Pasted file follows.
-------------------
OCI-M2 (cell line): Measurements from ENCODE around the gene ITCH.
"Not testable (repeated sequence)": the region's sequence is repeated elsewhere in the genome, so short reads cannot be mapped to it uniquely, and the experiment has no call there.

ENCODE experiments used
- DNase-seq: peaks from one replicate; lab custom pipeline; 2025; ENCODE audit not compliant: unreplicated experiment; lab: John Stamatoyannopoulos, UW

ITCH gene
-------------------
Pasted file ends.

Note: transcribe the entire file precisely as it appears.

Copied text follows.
OCI-M2 (cell line): Measurements from ENCODE around the gene ITCH.
"Not testable (repeated sequence)": the region's sequence is repeated elsewhere in the genome, so short reads cannot be mapped to it uniquely, and the experiment has no call there.

ENCODE experiments used
- DNase-seq: peaks from one replicate; lab custom pipeline; 2025; ENCODE audit not compliant: unreplicated experiment; lab: John Stamatoyannopoulos, UW

ITCH gene